Recognize lost financial opportunities (and keep your eyes open for new ones)
Something else we lose when we choose to have multiple children: financial opportunities. When you have flexible cash flow, you have the opportunity to invest and grow your wealth.
If we spend an average of $11,666 a year on daycare in the U.S., and we take that figure and multiply it by five (or the number of years until your little one will head off to Kindergarten), we can assume that $58,330 will be spent on daycare for each of your children. That same amount, when invested at a 7% return over 20 years could result in just over $225,000 saved toward retirement. There’s no right or wrong answer here for your situation. All you can do is be aware of the numbers and evaluate where you’re willing to reduce or cut back in order to make sure you’re investing and saving enough for your own future.
How will the “Cheaper by the Dozen” theory play out?
The “cheaper by the dozen” theory is that the cost of children goes down as your family grows. Although some expenses inevitably increase, others are completely taken out of the equation:
- Hand me downs eliminate the need to buy most new clothes and toys.
- Purchasing food in bulk at a Costco or Sam’s Club is often way less expensive than buying it at your local grocery store.
- Budgets have to be tighter, which results in reduced spending across the board.
There are also tax benefits to having more kids. The new tax code increased the total child credit to $2,000 per child (under 17 years of age). This is a $1,000 increase from 2017’s child credit. $1,400 of the credit is refundable — which means that even if you don’t owe any money on your taxes this year, the government still owes you this money after you file. The tax code also outlines a $500 credit for dependents who don’t qualify for the $2,000 credit. This might include a college-aged child who lives with you for over half the year. Talk with a trusted CFP professional to evaluate how your situation may be impacted.
What do we want for our family?
Parenting is all about expecting the unexpected, and while you can predict some changes in your budget, you can’t necessarily predict or be prepared for everything that may come your way. Parenthood can be the most exciting adventure you’ve ever embarked on, and with savvy budgeting, you can make the increased expenses work. Regardless of what road you choose to take, you have to do what’s best for you and your family.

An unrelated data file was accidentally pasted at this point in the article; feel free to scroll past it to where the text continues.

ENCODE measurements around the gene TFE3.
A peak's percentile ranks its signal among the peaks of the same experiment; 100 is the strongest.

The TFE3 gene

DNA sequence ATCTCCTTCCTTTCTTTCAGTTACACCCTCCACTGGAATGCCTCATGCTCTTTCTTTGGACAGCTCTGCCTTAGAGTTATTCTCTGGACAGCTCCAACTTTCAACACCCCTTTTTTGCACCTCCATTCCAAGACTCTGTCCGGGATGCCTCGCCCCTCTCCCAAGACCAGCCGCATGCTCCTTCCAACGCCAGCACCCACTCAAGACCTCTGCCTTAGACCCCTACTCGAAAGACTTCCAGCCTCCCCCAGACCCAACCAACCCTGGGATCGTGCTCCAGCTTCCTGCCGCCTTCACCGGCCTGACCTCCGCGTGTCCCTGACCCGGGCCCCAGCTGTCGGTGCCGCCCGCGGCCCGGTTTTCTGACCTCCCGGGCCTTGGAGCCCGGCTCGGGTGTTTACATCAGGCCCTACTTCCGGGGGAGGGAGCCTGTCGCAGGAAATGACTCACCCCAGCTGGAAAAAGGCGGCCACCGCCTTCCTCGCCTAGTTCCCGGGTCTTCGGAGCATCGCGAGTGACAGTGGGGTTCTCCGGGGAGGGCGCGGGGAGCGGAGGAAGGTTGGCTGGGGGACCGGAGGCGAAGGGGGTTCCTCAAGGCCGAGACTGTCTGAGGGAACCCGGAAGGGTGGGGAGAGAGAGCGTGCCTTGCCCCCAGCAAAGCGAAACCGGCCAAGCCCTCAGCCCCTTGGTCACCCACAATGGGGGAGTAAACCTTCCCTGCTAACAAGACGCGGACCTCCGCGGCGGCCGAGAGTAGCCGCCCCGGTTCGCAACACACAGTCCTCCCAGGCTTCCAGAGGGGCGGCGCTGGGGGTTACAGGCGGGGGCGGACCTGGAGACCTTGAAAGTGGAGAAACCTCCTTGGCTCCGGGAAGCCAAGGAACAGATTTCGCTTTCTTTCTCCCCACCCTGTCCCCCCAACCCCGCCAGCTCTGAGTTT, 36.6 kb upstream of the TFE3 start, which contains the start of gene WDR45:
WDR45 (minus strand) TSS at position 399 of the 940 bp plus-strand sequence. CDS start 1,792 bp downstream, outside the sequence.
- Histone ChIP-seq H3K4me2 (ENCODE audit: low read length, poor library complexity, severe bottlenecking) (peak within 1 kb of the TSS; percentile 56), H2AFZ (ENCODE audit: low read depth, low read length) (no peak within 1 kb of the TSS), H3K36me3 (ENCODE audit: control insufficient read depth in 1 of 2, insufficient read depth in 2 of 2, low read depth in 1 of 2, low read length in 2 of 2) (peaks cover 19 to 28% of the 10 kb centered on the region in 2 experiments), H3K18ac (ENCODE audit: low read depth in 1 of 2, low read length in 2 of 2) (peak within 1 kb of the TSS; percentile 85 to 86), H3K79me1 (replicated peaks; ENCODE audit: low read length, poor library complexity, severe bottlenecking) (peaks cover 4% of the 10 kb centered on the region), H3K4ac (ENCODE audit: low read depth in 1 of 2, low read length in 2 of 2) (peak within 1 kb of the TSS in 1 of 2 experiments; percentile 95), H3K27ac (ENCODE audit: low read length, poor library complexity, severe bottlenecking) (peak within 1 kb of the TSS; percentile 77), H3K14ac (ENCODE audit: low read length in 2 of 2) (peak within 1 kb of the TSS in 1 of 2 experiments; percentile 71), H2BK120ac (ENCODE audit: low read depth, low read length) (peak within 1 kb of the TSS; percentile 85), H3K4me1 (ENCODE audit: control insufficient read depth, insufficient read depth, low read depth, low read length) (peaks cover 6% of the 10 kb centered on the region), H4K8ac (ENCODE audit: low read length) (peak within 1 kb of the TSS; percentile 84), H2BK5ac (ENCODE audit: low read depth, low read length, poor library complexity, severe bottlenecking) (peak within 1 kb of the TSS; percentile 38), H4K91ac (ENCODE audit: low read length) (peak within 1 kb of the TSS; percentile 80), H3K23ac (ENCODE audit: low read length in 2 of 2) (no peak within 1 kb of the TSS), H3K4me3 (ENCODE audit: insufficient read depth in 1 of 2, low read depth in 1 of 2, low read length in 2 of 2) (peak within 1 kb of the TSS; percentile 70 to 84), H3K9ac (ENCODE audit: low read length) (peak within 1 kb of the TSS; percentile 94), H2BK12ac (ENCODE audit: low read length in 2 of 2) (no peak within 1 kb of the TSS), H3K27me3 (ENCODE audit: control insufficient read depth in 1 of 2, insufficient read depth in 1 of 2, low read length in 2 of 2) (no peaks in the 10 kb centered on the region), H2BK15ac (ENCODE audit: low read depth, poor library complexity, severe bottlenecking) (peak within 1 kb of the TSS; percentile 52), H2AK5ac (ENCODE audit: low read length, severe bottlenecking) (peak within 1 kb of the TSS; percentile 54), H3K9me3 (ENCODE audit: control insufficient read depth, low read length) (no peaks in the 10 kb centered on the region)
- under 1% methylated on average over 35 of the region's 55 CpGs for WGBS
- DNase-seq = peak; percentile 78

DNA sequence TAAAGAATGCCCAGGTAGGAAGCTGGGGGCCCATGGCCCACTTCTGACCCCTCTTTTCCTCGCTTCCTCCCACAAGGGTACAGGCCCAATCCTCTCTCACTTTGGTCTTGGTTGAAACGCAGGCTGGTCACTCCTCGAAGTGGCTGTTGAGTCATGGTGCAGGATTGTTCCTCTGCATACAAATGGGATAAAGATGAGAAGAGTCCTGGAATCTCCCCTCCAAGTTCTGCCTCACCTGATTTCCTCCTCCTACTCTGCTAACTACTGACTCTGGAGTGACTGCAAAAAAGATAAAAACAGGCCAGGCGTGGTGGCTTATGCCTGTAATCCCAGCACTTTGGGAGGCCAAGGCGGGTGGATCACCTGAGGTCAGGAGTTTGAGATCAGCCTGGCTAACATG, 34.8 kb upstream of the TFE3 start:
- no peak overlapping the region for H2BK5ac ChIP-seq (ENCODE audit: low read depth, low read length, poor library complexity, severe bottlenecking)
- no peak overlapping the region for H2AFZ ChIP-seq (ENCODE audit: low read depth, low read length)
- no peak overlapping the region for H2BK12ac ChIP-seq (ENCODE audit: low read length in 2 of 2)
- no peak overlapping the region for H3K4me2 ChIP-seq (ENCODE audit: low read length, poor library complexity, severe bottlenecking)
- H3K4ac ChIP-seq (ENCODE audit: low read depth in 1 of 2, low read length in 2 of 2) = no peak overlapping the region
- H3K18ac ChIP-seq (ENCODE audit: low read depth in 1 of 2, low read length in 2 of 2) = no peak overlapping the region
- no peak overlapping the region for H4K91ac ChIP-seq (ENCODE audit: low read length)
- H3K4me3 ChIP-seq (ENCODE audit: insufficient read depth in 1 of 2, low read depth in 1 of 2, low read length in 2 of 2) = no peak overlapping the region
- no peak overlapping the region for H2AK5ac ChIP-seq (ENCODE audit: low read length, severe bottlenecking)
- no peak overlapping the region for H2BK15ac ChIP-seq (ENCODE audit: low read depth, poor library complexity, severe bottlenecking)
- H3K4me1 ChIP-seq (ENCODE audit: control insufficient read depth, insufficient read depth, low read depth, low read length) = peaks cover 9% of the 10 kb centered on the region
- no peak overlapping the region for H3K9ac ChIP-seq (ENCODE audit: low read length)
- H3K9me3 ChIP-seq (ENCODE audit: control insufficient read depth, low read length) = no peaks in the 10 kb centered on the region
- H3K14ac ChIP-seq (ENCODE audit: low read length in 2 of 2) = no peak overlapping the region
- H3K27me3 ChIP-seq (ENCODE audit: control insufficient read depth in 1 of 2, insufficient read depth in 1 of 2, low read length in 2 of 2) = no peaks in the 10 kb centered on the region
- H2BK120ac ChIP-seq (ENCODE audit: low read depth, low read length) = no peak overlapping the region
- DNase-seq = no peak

Nobody else can tell you what’s right for you, your partner, and your kids (although many will try!). Only you know your values and dreams, and if growing your family aligns your financial decisions with those values — you’ll plan accordingly and feel fulfilled.
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Mary Beth Storjohann, CFP® and Founder of Workable Wealth, is an author, financial planner and accountability partner working to help clients in their 20s-40s across the country make smart, educated choices with their money. Her recent accolades include the “Top 40 Under 40” by Investment News, “10 young Advisors to Watch” by Financial Advisor Magazine, and “10 of the Best Personal Finance Experts on Twitter.” She frequently appears on NBC as a financial expert and her expertise has been featured in The Wall Street Journal, CNBC, Forbes and more.
Haven Life Insurance Agency (Haven Life) does not provide tax or legal advice. This material has been prepared for informational purposes only and is not intended to provide tax or legal advice. You should consult your own attorney or tax professional.
Haven Term is a Term Life Insurance Policy (ICC15DTC) issued by Massachusetts Mutual Life Insurance Company (MassMutual), Springfield, MA 01111 and offered exclusively through Haven Life Insurance Agency, LLC. Not all riders are available in all states. Our Agency license number in California is 0K71922 and in Arkansas, 100139527.